Recommend radio & antenna

Discussion in 'Mobile Radio Systems' started by KK6IOR, Nov 25, 2018.

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  1. KK6IOR

    KK6IOR Ham Member QRZ Page

    I'm rigging my Tacoma pick up as a chase vehicle for the Mexican 1000 race. I need a dual band radio that can be modded for extended frequency Tx. 150-158 Mhz is used during the race. This is legal and widely used in Mexico for this race. A small form factor and the ability to monitor 2 freqs is also desirable. APRS is not used but I suppose l might as well have it.

    The antenna will be mounted on a bracket bolted to the hood hinge in front of the drivers A pillar.
    I want 2 antennas. One for everyday use and a long one for use during the race. I have access to an antenna analyzer so tuning the antenna is not an problem as the antenna will only be changed out a couple of times a year.
    Thanx for any insight.
     
  2. AI7PM

    AI7PM Ham Member QRZ Page

    No need to "Mod" anything. See the Powerwex DB-750X. Dual band, dual watch, and covers everything you need without screwing around.

    As to the antenna, in that monting location get something that is 1/2 wave on VHF and it will give you a good match. Dual band? Larsen 2/70.

    $0.02
     
  3. KD4UPL

    KD4UPL Ham Member QRZ Page

    The Alinco Dr-638 is a part 90 radio. This likely means it is designed to perform well in the frequencies outside the ham band that you are interested in.
     
    AI7PM likes this.
  4. AI7PM

    AI7PM Ham Member QRZ Page

    And the Alico is made by the same company as the Powerwerx now, (Anytone) so pick you preferred looks. Personally, I'd go with the Alinco now for a friendlier user interface and beter mic connector.
     
  5. KV4JW

    KV4JW Ham Member QRZ Page

    I'd think more about the area you're going to be in, to dictate what type of antenna you'll use. If it's a mostly flat / desert area like I'm envisioning, it'd be hard to beat a 5/8 wave antenna as it's going to have lower radiation-lobes and will send more of your radiated power lower to the horizon.

    If you'll be in a hilly/mountainous/urban area, I'd recommend a simple 1/4 wave that has more of a "bubble" radiation pattern so you're able to radiate out of valleys, etc. easier.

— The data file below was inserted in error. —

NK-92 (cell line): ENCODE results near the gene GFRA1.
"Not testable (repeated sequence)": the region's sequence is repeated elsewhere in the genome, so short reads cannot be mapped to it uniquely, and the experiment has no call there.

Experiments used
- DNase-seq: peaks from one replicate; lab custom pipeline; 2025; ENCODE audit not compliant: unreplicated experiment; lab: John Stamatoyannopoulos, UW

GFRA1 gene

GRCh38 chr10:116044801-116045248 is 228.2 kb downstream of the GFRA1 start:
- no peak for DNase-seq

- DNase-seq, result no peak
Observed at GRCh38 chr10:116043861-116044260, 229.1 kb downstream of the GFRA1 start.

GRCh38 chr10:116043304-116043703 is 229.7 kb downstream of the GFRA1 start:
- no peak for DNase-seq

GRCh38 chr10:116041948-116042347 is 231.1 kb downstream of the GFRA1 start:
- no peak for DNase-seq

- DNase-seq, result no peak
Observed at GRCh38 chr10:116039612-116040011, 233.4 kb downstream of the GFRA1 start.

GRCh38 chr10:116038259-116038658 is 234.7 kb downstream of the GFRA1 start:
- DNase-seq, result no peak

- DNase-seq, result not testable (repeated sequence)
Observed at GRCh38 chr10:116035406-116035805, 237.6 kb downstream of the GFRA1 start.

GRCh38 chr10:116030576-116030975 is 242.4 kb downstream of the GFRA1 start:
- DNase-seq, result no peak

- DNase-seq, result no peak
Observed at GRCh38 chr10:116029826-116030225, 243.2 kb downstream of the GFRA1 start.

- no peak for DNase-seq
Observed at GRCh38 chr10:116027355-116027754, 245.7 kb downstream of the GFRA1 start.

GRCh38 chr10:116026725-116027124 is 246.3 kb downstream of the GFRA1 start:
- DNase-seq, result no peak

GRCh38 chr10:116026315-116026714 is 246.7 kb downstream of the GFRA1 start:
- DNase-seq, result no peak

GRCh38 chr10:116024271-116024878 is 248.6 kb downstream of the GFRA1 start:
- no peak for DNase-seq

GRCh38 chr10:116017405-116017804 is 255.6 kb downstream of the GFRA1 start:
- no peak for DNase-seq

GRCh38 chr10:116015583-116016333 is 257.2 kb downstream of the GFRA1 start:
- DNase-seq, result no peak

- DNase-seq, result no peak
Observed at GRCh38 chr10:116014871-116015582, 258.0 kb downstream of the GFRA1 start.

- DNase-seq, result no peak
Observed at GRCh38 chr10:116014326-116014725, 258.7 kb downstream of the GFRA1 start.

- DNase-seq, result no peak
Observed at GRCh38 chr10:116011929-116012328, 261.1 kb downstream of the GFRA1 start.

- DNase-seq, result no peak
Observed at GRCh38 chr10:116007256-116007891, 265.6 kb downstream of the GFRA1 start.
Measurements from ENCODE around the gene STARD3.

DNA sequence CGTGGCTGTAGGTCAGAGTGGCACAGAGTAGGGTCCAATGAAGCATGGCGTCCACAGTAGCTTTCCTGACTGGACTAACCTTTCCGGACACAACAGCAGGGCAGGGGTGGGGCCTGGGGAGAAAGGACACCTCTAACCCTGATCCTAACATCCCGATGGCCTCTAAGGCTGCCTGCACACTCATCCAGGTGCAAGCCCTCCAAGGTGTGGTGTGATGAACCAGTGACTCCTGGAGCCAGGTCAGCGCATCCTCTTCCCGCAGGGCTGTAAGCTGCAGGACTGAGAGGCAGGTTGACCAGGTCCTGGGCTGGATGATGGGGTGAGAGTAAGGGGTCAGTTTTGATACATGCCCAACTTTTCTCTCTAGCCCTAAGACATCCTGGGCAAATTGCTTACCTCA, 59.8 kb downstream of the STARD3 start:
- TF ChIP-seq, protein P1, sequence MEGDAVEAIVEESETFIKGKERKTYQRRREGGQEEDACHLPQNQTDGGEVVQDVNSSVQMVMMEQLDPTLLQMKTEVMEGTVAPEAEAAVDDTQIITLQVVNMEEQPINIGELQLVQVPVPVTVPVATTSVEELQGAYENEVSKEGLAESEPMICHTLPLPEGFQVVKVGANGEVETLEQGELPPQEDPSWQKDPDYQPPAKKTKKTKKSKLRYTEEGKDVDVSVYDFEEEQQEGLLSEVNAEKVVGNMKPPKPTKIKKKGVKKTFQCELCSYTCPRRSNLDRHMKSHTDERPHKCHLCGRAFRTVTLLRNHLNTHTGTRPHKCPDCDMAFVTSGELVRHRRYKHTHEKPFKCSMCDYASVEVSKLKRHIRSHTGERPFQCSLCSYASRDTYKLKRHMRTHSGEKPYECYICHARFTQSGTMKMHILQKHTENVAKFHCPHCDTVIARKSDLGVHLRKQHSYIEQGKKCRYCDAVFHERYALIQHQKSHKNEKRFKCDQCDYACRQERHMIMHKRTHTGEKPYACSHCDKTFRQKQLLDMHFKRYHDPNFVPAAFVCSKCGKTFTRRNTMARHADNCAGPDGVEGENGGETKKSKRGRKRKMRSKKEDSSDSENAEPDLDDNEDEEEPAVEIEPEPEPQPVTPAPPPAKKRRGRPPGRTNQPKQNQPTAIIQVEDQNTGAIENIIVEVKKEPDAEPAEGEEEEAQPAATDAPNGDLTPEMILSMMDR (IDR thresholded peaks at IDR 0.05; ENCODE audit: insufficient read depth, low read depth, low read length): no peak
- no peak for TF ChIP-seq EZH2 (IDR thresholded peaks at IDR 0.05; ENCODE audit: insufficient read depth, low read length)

If you'll primarilly be communicating with other trucks and HT's that are close to the surface of the Earth, a 5/8 will also be better for the same reason I mentioned. Repeaters are normally higher in elevation, so a 1/4 wave with a steeper main lobe would send more ERP towards them.

    You get the idea.

    It appears as a 1/4 wave is shorter that it'd be less efficient than a 5/8, and on paper it technically is, but only because of the differences in radiation characteristics. Match your antenna to the area you'll be operating in for a performance edge.
     
  6. AI7PM

    AI7PM Ham Member QRZ Page

    If he's mounting the antenna as he said, a 5/8 will not perform well as it needs a large ground plane. Pretty much the same with a 1/4 wave.
     
    KV4JW likes this.
  7. KK6IOR

    KK6IOR Ham Member QRZ Page

    Ok, so I think I've overcome my trepidation with drilling into the roof of the cab. How about a recommendation for the an NMO antenna. Probably a 1/4 wave antenna will match the environment where I will be using the rig the most. I'm going to order the Alinco. Thanx for all your help.
     
  8. KV4JW

    KV4JW Ham Member QRZ Page

    Good choice of choosing to drill into the roof. It only hurts for a minute, and then you'll be thinking about how you made the right choice and about how much better your signal will radiate.
     
    Last edited: Dec 3, 2018
  9. M0GVZ

    M0GVZ Ham Member QRZ Page

    Forget the half waves and 5/8 waves. Get a simple 1/4 wave vertical antenna. It is shorter so less likely to hit anything overhead and if it does it has no coils to get broken or take a beating so is a whole lot more sturdy and you'll not notice any difference in range.
     
  10. K0BG

    K0BG Platinum Subscriber Platinum Subscriber QRZ Page

    Good advice. What most folks seem to miss, is the fact that most dual band antennas are actually unity gain on two meters. And, the pattern of a quarter wave doesn't have nulls like most dual banders. I call it.... Playing the gain game, where everyone loses.
     
    AI7PM likes this.

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